Kirkus Reviews QR Code
ELEANOR ROOSEVELT by Russell Freedman

ELEANOR ROOSEVELT

A Life of Discovery

By Russell Freedman

Age Range: 10 & up

Pub Date: Aug. 15th, 1993
ISBN: 0-89919-862-7
Publisher: Clarion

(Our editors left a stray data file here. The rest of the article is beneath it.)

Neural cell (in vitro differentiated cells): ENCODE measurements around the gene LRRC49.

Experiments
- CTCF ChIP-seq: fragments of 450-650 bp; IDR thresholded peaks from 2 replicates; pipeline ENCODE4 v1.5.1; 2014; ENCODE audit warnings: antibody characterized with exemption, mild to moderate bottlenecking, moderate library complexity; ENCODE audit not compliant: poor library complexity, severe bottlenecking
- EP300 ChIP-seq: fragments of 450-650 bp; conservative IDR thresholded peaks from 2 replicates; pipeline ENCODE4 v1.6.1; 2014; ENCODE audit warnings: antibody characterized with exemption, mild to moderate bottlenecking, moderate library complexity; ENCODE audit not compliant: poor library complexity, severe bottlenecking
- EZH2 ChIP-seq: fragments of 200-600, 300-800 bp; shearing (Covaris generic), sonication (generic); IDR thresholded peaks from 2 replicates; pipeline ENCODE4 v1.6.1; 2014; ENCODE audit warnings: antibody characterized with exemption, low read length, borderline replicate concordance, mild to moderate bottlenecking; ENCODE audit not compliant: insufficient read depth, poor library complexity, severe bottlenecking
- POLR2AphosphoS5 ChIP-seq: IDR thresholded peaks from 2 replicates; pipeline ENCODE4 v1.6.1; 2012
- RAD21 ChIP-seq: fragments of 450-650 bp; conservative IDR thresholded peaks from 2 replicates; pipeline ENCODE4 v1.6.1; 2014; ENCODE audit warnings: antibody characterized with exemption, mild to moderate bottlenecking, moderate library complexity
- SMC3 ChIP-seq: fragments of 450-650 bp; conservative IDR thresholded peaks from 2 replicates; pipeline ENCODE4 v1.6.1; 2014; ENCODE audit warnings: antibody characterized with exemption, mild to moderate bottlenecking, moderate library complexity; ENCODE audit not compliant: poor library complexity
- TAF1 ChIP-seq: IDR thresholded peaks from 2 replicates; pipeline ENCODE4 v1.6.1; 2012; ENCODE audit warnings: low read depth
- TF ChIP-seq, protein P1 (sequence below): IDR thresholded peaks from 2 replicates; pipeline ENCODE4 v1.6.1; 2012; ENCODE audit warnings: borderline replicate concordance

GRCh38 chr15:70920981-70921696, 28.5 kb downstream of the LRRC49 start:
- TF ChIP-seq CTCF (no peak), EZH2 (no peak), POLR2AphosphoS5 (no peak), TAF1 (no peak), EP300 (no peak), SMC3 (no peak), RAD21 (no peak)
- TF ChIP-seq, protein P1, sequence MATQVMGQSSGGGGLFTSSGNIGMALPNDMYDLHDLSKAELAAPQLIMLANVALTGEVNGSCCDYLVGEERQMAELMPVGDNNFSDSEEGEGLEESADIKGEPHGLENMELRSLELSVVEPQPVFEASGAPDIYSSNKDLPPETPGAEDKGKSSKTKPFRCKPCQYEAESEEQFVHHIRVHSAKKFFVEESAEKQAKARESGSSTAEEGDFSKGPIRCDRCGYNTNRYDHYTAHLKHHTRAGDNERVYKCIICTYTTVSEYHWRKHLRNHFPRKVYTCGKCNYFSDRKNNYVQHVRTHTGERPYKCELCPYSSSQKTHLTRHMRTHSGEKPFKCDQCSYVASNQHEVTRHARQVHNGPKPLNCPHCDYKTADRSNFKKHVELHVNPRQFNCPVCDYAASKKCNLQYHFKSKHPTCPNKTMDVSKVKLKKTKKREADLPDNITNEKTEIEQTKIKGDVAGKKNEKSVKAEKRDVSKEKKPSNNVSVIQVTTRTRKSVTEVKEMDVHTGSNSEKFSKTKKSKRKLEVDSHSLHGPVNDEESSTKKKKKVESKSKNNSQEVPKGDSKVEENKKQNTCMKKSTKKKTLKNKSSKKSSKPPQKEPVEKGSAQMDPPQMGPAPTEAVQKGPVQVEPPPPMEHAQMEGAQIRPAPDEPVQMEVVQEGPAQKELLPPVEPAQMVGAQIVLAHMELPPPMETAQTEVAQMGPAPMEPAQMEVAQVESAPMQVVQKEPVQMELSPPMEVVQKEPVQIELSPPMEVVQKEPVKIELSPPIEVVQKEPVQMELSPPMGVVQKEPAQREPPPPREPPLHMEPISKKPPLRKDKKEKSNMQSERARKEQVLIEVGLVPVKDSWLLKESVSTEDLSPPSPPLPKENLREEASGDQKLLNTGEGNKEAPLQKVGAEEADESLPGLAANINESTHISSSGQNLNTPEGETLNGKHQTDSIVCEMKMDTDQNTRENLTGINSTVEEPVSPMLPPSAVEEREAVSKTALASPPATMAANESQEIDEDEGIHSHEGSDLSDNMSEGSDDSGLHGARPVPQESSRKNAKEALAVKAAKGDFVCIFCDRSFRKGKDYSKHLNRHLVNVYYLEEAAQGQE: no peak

A timid child from a dysfunctional family, Eleanor Roosevelt became a courageous woman whose career was propelled by a series of devastating events: FDR's polio, his relationship with Lucy Mercer, his election to offices that doomed his wife to supportive roles, his death; each time, with energy, determination, and an eye for the essential, Eleanor found new outlets and broke new ground with her accomplishments. Giving up her Democratic Party office when FDR was elected governor, she became his eyes and ears--a role she expanded as First Lady, touring the country and the world to observe and ask questions, winning over critics, reporting, advising, and acting as bellwether for forward-looking ideas on social policy and women's rights. After FDR's death, she chaired the UN commission that drafted the Universal Declaration of Human Rights. And always, she wrote--articles, books, a daily column; presided over a large family with its share of troubles; and kept in touch with an ever-growing circle of close friends. In this generously full history (longer than his Franklin Delano Roosevelt, 1990, and with more numerous, equally fine b&w photos), Freedman focuses, properly, on the public life more than the personal one, as Mrs. Roosevelt herself did. Even so, synthesizing a wealth of resources (ably surveyed in a descriptive bibliography), he brings her wonderfully to life as a rare blend of honesty, intelligence, deep concern for humanity, and ability to inspire loyalty and convey her ideas. Freedman at his best: a splendid achievement. (Biography. 10+)